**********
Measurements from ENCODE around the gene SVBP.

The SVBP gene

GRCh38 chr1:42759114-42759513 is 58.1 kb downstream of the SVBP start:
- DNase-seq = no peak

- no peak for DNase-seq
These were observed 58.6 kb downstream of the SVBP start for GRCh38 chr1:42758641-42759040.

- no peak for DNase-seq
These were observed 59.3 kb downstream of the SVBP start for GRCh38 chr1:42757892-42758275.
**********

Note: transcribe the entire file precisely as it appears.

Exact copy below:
Measurements from ENCODE around the gene SVBP.

The SVBP gene

GRCh38 chr1:42759114-42759513 is 58.1 kb downstream of the SVBP start:
- DNase-seq = no peak

- no peak for DNase-seq
These were observed 58.6 kb downstream of the SVBP start for GRCh38 chr1:42758641-42759040.

- no peak for DNase-seq
These were observed 59.3 kb downstream of the SVBP start for GRCh38 chr1:42757892-42758275.